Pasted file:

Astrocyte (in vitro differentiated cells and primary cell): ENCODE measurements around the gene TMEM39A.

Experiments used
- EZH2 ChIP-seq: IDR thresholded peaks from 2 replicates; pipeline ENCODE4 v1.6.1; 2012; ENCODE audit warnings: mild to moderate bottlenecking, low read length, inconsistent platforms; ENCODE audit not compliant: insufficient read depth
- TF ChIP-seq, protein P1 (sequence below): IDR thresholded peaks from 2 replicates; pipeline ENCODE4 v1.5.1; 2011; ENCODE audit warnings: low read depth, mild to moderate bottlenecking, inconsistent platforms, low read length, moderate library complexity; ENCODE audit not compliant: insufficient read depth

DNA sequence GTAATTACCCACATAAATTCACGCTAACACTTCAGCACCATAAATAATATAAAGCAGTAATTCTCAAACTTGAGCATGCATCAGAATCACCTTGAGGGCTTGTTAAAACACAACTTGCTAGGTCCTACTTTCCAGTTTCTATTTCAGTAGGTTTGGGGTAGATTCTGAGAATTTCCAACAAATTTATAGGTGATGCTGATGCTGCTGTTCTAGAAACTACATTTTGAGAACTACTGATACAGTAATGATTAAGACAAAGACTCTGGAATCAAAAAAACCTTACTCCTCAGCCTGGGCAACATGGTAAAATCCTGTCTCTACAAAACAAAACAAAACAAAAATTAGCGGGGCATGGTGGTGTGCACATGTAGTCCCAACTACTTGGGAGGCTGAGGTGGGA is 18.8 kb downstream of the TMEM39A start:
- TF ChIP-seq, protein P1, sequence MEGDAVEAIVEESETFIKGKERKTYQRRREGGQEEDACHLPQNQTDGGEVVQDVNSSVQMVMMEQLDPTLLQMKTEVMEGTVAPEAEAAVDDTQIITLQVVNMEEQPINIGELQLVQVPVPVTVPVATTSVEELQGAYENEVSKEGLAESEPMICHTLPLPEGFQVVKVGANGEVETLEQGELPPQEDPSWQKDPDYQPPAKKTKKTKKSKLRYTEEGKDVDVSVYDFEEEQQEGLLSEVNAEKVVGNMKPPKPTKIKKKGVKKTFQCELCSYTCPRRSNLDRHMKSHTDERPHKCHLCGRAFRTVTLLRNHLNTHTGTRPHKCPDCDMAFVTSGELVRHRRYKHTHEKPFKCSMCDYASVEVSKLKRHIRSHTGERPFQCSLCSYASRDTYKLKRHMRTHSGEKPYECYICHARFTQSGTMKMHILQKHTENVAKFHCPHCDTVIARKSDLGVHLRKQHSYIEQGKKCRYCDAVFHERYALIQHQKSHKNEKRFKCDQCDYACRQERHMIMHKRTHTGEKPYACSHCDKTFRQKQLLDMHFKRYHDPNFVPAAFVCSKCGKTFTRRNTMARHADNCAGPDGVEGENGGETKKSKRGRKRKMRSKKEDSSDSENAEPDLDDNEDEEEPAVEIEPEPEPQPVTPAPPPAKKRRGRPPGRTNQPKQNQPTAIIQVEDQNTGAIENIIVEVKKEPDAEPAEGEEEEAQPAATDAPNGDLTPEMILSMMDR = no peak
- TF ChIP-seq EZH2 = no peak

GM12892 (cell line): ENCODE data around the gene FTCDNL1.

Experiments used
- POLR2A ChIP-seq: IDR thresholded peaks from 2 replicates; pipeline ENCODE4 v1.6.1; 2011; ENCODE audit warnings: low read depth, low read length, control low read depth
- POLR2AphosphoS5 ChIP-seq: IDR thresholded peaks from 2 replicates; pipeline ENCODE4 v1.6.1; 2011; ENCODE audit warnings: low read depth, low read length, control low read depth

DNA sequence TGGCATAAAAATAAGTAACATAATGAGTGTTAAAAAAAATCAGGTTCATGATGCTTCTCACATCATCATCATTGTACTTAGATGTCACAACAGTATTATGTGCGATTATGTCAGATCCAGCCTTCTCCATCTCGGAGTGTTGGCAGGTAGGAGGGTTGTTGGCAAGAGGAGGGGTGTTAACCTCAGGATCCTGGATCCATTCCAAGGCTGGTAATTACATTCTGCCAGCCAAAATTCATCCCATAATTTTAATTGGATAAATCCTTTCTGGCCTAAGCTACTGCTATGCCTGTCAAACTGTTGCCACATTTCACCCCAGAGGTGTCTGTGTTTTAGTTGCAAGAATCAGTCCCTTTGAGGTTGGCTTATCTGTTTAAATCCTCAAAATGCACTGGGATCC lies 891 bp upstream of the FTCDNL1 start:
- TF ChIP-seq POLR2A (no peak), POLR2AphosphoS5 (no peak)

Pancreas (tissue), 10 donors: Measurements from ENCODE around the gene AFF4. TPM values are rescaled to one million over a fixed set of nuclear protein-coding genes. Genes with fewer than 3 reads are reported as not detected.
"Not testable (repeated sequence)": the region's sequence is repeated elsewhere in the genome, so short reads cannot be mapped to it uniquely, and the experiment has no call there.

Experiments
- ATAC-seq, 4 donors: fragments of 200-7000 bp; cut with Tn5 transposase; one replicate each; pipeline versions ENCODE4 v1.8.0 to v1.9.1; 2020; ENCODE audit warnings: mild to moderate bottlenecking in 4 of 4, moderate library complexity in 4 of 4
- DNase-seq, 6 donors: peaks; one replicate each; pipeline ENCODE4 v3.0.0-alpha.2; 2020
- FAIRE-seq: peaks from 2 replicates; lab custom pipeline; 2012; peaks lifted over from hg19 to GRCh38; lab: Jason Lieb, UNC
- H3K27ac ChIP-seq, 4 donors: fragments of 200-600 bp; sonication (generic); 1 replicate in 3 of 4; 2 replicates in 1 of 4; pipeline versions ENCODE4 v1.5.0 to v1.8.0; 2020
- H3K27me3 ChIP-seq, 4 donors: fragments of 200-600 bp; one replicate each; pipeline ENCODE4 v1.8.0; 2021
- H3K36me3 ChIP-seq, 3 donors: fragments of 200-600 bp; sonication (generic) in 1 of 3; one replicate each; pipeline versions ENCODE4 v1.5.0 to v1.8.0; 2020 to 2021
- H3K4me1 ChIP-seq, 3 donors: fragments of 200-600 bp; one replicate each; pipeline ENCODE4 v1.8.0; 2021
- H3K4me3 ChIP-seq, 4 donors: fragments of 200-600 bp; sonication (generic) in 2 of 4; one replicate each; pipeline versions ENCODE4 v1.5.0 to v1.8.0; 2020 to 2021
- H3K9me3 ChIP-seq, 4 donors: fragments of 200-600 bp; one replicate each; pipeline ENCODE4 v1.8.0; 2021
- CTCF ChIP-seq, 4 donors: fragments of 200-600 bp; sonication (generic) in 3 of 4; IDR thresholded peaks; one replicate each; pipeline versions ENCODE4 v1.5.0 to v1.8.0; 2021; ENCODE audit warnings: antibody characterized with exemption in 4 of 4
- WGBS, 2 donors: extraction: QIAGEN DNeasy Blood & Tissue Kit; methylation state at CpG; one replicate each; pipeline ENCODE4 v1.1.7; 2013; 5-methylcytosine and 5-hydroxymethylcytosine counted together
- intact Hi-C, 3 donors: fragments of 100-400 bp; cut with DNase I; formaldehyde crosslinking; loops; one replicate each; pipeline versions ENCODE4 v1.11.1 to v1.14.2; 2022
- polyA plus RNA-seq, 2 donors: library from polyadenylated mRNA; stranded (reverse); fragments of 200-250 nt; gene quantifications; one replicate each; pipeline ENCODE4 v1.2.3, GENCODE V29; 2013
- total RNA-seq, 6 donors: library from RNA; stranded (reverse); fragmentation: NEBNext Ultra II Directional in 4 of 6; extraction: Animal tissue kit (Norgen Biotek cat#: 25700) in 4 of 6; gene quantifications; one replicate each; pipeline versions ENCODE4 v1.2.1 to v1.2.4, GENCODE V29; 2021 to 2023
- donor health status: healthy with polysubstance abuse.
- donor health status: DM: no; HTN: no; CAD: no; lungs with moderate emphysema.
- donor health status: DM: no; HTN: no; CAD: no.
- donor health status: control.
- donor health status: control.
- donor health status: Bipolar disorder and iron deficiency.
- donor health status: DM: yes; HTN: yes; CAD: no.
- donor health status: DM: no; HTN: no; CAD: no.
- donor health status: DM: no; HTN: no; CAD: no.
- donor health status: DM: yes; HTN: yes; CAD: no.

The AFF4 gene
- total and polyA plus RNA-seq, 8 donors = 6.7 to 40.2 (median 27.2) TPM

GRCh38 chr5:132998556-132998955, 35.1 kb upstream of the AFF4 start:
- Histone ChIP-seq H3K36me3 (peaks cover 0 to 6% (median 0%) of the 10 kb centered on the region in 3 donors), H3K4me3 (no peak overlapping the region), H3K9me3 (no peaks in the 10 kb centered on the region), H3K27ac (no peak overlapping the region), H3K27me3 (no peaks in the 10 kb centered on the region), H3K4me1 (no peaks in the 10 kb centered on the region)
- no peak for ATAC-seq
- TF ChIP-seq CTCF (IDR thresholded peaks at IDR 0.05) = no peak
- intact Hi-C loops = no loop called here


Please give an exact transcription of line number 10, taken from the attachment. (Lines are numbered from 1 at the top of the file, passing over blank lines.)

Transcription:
- POLR2A ChIP-seq: IDR thresholded peaks from 2 replicates; pipeline ENCODE4 v1.6.1; 2011; ENCODE audit warnings: low read depth, low read length, control low read depth